On Couches and Changes
“Fuck that sad couch. We’re happy now.”
Last month, two of my best friends gifted me a couch. Not just any couch, I should clarify: the deep blue velvet sofa of my dreams, the one that had lived in their home right up until the moment they brought it over to mine, the one I had half jokingly half seriously requested they gift me when they were done with it.
They carried out the drop off in secret. I was on the East Coast visiting my mom and my brother and they coordinated with my housemate. When I got home from a hellish return trip that included an unexpected layover in Omaha because the supply chain shortage had resulted in our plane not having enough fuel to make the non-stop cross country trip I walked past my office and almost didn’t even enter. I wanted to crawl into bed and sleep for five hours before work the next morning. But a shape I didn’t recognize caught my eye from the hallway so I peeped in and there it was: the perfect couch, no longer situated against the wall in my friends’ living room but now placed exactly where I had envisioned it in my office. It matched my floral print wallpaper and pale pink walls even better than I had anticipated.
My friends had left a sprig of Christmas tree on the couch, with a short note written on pink construction paper attached: Happy Hanukkah. Love you lots, Megan + Nate.
I visited my friend Gavin in Seattle twice last year, once in August and then again in December. When I visited in the winter he had a new couch in his living room. I complimented him on the upgrade, and we laughed together about how much had changed in just a few short months. I’d cried on the old couch. So had he. We had both been so sad in August. We were both so much happier in December. It felt nice to witness the shift in him and feel him witness it in me.
“I’m glad we got rid of the sad couch,” he said. “I’m glad we’re done being sad.” The Christmas tree, wrapped in jovial twinkling lights, winked from the corner of the room.
“Yeah,” I agreed. “Fuck that sad couch. We’re happy now.”
The blue velvet couch is not the first piece of perfect hand-me-down furniture I’ve ever received from a friend. Years ago, when I first moved to Portland, my friend Tita was moving and needed to get rid of a brown wicker couch with floral print fabric cushions. I roped my friend Autumn, an angel with a truck, into picking it up with me from the spot Tita was leaving. The couch was large but light, and we easily hauled it back to my place. Before we left Tita described the trajectory of the couch, all the queer people in our community who had owned it before she did. “I’m so glad we can keep it in the family,” she laughed.
When I left Portland for grad school in New York I left that couch behind, too. First it stayed in my old room so Nikki could use it, then it migrated up to the attic bedroom where first Megan, then Chelsea, enjoyed it. When I graduated my MFA program I moved back into my same rental house in Portland, through some strokes of magic and luck, and now I live in the same house as that couch again though it’s not in my space. Chelsea is rarely home these days, splitting her time between two sweeties, and I’ve thought about asking her if I can bring the couch down to my room, but there’s no real space for it and it doesn’t really go with the decor. I like knowing I share a home with the couch though. I’m glad it’s still in the family.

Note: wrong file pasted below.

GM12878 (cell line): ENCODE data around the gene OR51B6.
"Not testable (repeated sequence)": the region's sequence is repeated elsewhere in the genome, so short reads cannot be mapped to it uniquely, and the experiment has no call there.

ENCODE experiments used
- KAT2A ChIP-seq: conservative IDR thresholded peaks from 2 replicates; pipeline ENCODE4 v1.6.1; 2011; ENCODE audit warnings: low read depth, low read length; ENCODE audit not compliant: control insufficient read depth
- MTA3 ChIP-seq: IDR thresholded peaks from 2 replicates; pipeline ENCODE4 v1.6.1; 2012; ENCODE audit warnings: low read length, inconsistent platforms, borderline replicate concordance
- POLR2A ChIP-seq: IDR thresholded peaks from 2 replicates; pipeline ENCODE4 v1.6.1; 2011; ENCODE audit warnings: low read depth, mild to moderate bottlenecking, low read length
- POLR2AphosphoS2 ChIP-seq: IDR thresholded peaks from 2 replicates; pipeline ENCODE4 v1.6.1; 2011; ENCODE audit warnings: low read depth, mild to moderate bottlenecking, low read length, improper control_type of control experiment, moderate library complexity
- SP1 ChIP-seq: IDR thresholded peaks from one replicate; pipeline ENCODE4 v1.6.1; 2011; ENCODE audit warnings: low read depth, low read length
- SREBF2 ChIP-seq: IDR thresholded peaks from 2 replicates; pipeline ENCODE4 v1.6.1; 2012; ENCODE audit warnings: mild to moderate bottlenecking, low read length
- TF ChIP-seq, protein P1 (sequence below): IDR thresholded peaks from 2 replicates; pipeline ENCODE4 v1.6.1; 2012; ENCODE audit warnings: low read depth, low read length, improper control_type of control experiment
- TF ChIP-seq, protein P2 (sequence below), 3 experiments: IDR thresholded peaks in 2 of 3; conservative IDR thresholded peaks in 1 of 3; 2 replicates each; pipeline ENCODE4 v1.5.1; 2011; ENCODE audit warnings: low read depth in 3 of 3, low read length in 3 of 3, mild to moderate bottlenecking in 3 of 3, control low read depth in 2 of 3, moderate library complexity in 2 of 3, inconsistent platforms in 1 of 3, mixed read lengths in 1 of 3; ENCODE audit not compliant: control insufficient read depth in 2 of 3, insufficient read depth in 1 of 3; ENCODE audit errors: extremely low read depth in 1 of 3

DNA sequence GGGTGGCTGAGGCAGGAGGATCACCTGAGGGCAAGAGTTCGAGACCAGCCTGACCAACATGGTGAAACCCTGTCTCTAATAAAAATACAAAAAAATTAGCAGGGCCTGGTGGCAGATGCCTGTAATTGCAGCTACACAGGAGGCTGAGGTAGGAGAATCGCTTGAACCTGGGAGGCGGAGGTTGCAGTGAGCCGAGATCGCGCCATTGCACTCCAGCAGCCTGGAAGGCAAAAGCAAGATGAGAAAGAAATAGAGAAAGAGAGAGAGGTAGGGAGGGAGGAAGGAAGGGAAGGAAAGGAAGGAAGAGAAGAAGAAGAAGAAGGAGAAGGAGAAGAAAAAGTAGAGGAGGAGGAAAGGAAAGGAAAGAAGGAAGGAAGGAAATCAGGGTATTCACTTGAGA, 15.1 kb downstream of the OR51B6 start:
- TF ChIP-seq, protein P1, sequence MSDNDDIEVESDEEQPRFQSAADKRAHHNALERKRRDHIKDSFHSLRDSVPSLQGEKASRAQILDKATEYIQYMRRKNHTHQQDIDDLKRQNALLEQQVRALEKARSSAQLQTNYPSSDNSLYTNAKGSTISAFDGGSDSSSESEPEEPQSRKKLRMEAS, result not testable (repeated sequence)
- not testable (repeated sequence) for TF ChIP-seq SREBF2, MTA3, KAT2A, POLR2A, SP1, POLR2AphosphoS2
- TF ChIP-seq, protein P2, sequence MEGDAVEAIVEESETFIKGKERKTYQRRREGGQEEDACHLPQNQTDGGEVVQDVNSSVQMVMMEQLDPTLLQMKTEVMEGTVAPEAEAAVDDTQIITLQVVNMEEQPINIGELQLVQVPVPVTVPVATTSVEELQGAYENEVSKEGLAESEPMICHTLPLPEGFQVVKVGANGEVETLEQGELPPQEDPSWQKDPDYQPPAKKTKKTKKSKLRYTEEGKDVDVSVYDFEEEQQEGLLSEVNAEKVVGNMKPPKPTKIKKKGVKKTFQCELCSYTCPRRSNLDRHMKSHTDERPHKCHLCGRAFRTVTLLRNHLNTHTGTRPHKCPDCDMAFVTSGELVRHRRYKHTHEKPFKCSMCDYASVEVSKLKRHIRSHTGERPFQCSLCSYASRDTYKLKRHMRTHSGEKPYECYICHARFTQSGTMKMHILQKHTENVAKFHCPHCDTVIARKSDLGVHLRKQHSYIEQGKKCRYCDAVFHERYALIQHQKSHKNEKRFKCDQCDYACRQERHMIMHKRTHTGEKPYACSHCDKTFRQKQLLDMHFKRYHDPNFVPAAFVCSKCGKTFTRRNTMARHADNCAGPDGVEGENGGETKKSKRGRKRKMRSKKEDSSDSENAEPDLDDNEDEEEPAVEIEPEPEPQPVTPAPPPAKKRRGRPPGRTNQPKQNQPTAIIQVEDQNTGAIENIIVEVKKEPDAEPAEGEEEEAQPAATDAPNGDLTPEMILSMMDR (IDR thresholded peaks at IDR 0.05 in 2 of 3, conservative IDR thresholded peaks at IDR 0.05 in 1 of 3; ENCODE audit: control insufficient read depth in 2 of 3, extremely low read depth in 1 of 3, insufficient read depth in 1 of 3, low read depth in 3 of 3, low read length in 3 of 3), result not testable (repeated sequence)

Welcome to the 2022 version of HEY BABE, a (hopefully) bi-weekly newsletter from me, Vanessa, about friendship and grief and whatever else I feel like writing about this year. Those of you who have been here since the beginning will recall that I initially planned for this to be a writing project about friendship, but when my dad died on January 1, 2021 it became mostly focused on grief. I intended to send it out twice a month but in actuality only managed to write 11 missives all of last year. I feel fine about that, but would love to be more consistent about sending out this newsletter in 2022. As a way to motivate myself to do that, I’m acknowledging upfront that not every letter will be a fully formed essay. Sometimes there will be fragments, which is how I view the short stories about couches above. Sometimes there will be journal entries, or lists, or pieces that don’t really have endings yet. I’m going to let myself play, let myself be weird. Hell yeah. Thank you for being here, for sticking with me. I’m so grateful to you all — always.
I curated a personal essay miniseries called RITUALS for Autostraddle’s end of year holiday package, and while it is no longer the end of the year, I still think these pieces are worth your time. I had forgotten how much I love editing and working for a queer independent publication, and the work these nine writers submitted reminded me how lucky I am.
If you’ve been wanting to take a writing class with me, you’re in luck. I currently have two offerings available through the Sarah Lawrence College Writing Institute! I’ll be teaching a 10-week workshop and a 5-week craft class; you can sign up at the links, or if you have any questions don’t hesitate to get in touch.
Finally, it was my birthday at the end of last month — I turned 33 on December 21, Winter Solstice. If you were wanting to get me a birthday gift and haven’t yet, I would love nothing more than for you to donate to my friend A’s GoFundMe to help them recover after a truly particularly hellish year (even by pandemic standards!). A is a queer and disabled author and graphic artist based in Minneapolis, MN, an incredibly generous and supportive community member, and one of my dearest friends. It is not an exaggeration to say I wouldn’t have survived last year without A’s friendship. If you’re unable to give money, please consider boosting on social media and in your networks. Thank you; I’m so grateful every time we can help each other.
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